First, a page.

The difficulty can be a bit uneven. An earlier puzzle I solved with ease. But others had me pretty frustrated. There’s a helpful Hint feature that thankfully, can get you past many of the hardest parts if you’re stumped. But in a few cases, I spent an hour or more going back and forth, re-evaluating the scene to get the solution. In VR, this is much more grating than in a “normal” 2D title. Swiveling your head back and forth so many times can get on your nerves and give you a headache.

The actual implementation of VR is solid. But there were a few awkward moments related to reaching and manipulating objects. One big example is when I dropped something on the floor or ground. Even in the game’s “Seated” VR mode, I had a lot of trouble reaching down to pick something up. And this did happen a few times, as Call of the Sea VR requires you to pick up, move and examine objects quite often. Luckily, crucial quest-related objects automatically get added to your inventory when you hold them. So this technical issue was an annoyance but not game-breaking.

Call of the Sea

However, I’m glad to say that one of the original game’s most impressive features, its use of audio, is here in VR and better than ever. The voice acting and writing are excellent, bringing the characters to life and adding depth to the game’s world. Norah’s story, told mostly by her as you progress, is compelling and emotionally engaging, with twists and turns that keep players hooked until the very end. The game’s soundtrack is also noteworthy, with a hauntingly beautiful score that perfectly complements the game’s atmosphere.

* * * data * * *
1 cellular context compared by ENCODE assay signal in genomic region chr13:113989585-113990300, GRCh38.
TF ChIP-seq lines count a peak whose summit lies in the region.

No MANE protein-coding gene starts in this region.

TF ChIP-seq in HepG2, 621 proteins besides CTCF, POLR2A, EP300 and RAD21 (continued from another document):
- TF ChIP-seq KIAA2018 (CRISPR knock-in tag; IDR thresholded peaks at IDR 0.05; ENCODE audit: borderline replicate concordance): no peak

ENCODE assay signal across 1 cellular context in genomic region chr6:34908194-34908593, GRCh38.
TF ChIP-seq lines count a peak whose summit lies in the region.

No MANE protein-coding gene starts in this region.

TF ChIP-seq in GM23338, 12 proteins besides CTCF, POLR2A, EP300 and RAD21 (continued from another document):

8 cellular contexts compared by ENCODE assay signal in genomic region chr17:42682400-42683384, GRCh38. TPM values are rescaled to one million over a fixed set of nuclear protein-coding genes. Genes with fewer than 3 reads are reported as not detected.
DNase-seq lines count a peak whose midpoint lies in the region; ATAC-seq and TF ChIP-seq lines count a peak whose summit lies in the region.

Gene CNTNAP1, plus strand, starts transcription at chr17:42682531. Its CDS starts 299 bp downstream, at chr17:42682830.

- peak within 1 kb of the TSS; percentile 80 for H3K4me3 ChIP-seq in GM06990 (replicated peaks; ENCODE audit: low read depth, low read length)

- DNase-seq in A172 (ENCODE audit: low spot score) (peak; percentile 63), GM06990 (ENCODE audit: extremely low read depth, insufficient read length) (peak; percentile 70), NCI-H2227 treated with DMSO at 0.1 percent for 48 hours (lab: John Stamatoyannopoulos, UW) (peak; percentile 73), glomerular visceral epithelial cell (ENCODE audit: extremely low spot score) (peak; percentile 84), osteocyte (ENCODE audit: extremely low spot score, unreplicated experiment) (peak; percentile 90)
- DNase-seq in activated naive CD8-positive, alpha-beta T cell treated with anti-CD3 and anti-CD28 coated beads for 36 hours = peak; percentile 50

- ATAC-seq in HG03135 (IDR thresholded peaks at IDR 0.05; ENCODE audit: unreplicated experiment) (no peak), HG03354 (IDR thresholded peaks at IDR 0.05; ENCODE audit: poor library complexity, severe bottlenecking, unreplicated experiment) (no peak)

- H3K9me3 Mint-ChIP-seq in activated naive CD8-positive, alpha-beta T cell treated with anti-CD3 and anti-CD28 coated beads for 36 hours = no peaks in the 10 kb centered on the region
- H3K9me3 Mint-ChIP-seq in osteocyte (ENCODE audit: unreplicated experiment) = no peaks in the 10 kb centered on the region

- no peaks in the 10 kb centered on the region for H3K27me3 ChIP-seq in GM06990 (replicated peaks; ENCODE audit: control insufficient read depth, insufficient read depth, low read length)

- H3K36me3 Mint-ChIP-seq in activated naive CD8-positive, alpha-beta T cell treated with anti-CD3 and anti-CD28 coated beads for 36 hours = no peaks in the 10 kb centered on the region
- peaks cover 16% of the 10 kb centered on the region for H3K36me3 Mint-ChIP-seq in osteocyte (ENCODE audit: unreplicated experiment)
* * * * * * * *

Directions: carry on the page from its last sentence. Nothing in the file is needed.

Surround Sound

In the 3D environment of VR, all of this works as well as before, and even better. Sounds of insects, birds, waterfalls and other island elements are all around you. This enhances immersion and makes you feel like you are really on an island in the South Pacific. Norah’s dialogue can get repetitive but mostly it’s enjoyable and is a great way to unfold the narrative. Wearing headphones is highly recommended when playing Call of the Sea VR.

As for the game’s pacing, it is mostly good, gradually introducing new elements and mechanics as the player progresses through the game. Each new puzzle and discovery contributes to Norah’s story and character development. The only downside with the pacing is that, again, it can vary quite a bit over the course of your 6-8 hour play-through. Some parts move fast, but in many other parts, there’s a slow pace — maybe too slow sometimes. This of course depends on how quickly you’re able to solve puzzles and move the story forward.

Overall, Call of the Sea VR is a good port of a great game, that delivers a memorable and immersive experience. While it loses some of the stunning visuals of its progenitor, its engaging story and satisfying puzzles make it a game you’ll enjoy. Its use of VR is pretty good and it’s worth a replay if you’ve already finished the original. Despite its flaws, Call of the Sea VR is a well-crafted and enjoyable game that is sure to be a solid addition to your VR library.

** An Oculus Quest 2 game code was provided by the publisher **

The Good

  • Engaging story
  • Well-made puzzles
  • Good use of space and sound in VR

The Bad

  • Uneven pacing
  • Visual downgrade from original